Hypertensive disorders of pregnancy are a major cause of morbidity and mortality worldwide. Reliable, published individual patient data from units and countries are lacking. Without these data, clinicians are unable to benchmark their incidence, treatments and outcomes, and patient safety is unable to be routinely assessed. Available data suggest that a notable proportion of the adverse events that occur with hypertensive disease of pregnancy may be preventable. Theory and practice indicate several methods that can offer the possibility of averting these preventable adverse events. These methods include benchmarking outcomes, standardisation of care processes, simulation, and enhancement of patient knowledge. However, data on optimal methods to enhance patient safety and quality of care of pregnant women with hypertensive disease remain limited, and further research is required.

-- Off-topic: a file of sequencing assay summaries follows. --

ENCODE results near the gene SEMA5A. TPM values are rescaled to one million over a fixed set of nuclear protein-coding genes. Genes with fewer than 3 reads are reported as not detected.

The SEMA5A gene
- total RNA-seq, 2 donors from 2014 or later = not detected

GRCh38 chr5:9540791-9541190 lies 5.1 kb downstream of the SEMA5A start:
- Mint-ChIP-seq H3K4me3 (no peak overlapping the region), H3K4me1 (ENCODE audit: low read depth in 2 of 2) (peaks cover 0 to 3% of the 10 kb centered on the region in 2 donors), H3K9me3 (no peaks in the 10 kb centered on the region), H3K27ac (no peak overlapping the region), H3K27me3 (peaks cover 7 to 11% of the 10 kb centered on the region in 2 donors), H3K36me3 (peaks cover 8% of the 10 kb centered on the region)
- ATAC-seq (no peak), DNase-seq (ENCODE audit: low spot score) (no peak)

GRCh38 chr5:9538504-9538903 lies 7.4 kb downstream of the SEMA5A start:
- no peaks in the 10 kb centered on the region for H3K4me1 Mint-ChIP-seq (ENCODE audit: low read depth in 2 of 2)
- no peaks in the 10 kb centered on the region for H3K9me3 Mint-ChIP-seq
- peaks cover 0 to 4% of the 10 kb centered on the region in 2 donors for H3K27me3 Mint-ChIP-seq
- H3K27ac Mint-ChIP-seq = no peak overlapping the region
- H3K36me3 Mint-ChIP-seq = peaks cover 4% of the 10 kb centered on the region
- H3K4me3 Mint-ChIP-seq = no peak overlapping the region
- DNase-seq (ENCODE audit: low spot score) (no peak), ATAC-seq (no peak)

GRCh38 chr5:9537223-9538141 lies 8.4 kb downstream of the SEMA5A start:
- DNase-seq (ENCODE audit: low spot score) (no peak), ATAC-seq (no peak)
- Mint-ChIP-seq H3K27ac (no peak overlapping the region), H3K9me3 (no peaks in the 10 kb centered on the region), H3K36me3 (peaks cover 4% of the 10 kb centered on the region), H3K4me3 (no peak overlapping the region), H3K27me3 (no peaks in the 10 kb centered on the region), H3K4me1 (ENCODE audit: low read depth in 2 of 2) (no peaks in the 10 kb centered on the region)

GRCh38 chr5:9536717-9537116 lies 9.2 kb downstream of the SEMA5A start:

|Number of pages||13|
|Journal||Best Practice and Research in Clinical Obstetrics and Gynaecology|
|Publication status||Published - Aug 2011|
- patient safety
- preventable adverse events
- quality of care